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I am trying to derive a relation between radius of those outer circles and radius of the incircle. Those outer circles are tangent to the incircle and respective sides.

I have tried and failed miserably. Any help will be appreciated.

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2 Answers 2

up vote 3 down vote accepted

This is more an extended hint than an answer, but was getting too long for a comment.

Look at the bottom left-hand corner. The angle bisector goes through the centres of the incircle and the smaller circle. If you look at the triangles which are cut off by the bisector, one of the sides of the triangle, and the radii of the two circles you will have similar right-angled triangles.

If you use $d$ for the distance from the vertex to the centre of the small circle, you should be able to express this in terms of the radii of the circles. When you have eliminated $d$ you should get a relationship which allows you to express the smaller radius in terms of the inradius and half the angle at the vertex.

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I get $$sin(A/2)=\frac{r-r_1}{r+r_1}$$ and similarly 2 other expressions. What would be the best way to eliminate angles? –  Awesome Apr 22 at 13:02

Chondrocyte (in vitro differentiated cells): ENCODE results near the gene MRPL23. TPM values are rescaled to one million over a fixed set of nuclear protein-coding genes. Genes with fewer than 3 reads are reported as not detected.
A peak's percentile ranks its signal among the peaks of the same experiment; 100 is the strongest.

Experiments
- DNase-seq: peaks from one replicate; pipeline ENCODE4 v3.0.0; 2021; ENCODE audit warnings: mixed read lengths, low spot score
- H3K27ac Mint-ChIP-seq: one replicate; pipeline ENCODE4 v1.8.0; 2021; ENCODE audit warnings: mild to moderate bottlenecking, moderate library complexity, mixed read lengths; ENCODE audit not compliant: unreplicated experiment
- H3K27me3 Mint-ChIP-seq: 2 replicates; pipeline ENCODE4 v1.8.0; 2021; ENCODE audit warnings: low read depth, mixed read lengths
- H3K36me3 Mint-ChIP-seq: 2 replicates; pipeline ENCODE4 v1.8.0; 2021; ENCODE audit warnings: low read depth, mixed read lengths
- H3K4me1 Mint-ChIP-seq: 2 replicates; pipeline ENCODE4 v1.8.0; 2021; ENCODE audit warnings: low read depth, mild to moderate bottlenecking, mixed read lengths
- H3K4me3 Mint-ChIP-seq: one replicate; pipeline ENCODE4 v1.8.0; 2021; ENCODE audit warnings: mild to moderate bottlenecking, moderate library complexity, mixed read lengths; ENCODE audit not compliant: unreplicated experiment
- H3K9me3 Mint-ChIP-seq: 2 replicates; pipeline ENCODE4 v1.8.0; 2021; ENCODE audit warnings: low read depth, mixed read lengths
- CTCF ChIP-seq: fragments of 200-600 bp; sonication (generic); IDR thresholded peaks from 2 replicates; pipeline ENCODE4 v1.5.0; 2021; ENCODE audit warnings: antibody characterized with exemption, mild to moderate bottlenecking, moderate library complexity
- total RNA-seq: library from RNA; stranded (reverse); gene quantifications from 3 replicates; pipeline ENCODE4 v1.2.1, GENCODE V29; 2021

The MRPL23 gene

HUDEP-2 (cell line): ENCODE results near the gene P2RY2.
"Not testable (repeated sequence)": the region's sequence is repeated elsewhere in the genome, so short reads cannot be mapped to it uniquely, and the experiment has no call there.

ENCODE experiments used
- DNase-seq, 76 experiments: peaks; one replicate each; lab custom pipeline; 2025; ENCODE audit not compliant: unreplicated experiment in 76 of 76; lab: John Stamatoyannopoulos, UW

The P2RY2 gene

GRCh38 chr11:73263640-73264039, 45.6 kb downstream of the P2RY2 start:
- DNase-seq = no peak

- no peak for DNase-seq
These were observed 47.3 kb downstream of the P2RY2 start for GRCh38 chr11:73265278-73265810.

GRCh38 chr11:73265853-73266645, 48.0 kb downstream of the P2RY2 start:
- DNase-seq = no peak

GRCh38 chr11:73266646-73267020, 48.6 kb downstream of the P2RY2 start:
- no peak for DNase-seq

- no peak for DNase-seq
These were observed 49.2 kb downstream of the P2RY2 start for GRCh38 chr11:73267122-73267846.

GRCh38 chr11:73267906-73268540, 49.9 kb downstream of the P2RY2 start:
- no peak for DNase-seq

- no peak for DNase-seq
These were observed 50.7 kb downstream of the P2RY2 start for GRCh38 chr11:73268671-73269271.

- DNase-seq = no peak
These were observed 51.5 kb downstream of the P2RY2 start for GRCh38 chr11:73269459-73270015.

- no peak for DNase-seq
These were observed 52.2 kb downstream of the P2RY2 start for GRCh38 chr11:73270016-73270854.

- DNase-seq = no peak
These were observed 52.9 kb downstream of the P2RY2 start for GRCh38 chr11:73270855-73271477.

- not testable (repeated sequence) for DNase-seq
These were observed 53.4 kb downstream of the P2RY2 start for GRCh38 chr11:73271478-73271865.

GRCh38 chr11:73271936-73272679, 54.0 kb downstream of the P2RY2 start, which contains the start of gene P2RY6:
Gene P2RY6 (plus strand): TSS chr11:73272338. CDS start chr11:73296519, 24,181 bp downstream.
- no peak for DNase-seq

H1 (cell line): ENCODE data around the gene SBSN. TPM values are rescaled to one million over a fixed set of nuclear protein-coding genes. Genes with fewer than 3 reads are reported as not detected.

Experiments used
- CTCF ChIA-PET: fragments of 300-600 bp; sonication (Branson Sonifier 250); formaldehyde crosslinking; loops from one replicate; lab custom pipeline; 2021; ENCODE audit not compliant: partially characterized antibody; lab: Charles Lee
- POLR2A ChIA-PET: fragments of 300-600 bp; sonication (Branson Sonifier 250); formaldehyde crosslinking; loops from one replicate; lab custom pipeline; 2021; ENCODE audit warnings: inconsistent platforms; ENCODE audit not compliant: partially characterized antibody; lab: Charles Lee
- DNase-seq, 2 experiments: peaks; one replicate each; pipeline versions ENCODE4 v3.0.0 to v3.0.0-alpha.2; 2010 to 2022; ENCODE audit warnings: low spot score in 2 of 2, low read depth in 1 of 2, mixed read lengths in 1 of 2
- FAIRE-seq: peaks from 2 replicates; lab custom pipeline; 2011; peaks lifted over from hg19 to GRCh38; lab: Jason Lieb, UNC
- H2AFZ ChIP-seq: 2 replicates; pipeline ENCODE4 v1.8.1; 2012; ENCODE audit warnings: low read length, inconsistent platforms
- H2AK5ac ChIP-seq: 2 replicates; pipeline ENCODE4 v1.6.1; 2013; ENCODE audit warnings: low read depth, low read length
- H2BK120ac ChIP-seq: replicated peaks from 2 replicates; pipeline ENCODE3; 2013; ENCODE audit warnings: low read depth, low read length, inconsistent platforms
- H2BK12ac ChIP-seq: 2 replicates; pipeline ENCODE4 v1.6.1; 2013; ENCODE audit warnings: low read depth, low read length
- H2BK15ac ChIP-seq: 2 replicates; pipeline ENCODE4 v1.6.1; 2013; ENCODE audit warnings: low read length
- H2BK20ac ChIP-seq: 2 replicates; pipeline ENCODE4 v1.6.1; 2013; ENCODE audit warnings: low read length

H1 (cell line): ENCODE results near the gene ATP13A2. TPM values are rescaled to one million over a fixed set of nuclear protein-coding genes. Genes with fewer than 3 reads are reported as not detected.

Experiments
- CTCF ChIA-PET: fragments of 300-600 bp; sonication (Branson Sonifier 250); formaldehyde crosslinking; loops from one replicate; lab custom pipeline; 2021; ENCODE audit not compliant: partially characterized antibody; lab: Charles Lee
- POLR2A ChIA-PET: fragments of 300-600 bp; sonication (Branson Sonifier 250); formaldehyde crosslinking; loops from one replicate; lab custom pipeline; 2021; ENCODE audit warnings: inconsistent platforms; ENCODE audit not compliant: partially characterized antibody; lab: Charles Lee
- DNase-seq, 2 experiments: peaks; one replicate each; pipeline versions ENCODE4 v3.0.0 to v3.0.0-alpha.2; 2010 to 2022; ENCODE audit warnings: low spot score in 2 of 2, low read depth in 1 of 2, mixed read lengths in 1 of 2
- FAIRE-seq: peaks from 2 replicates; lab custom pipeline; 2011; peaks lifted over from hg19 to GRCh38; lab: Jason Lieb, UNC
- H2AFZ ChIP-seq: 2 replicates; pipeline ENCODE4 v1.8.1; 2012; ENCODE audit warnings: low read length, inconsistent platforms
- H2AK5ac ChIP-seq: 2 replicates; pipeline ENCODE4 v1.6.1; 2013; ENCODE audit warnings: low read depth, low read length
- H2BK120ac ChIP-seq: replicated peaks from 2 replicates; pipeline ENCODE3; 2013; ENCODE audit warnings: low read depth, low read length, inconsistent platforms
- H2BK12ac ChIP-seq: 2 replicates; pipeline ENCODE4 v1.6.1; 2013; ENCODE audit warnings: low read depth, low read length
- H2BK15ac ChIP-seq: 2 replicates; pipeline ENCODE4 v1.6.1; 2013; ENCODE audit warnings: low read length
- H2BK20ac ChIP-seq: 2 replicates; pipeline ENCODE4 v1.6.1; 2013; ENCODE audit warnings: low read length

You can use Descartes 4 Circles Theorem. Descartes' theorem says: If four circles are tangent to each other at six distinct points and the circles have curvatures $k_i$ (for $i = 1,\cdots, 4$), then $k_i$ satisfies the following relation: $$ (k_1+k_2+k_3+k_4)^2=2(k_1^2+k_2^2+k_3^2+k_4^2), $$ where $k_i=\pm\dfrac{1}{r_i}$, $r_i$ is the radius of circle. The equation can also be written as: $$ k_4=k_1+k_2+k_3\pm2\sqrt{k_1k_2+k_2k_3+k_1k_3}, $$ or $$ \frac{1}{r_4}=\frac{1}{r_1}+\frac{1}{r_2}+\frac{1}{r_3}\pm2\sqrt{\frac{1}{r_1r_2}+\frac{1}{r_2r_3}+\frac{1}{r_1r_3}}. $$ The generalization to $n$ dimensions or variables is referred to as the Soddy–Gosset theorem. $$ \left(\sum_{i=1}^{n+2}k_i\right)^2=n\sum_{i=1}^{n+2}k_i^2. $$ For detail explanation and complete proof of Descartes' theorem (also to answer your question), you may refer to these sites: 1, 2, or download this journal. $$\\$$


$$\large\color{blue}{\text{# }\mathbb{Q.E.D.}\text{ #}}$$

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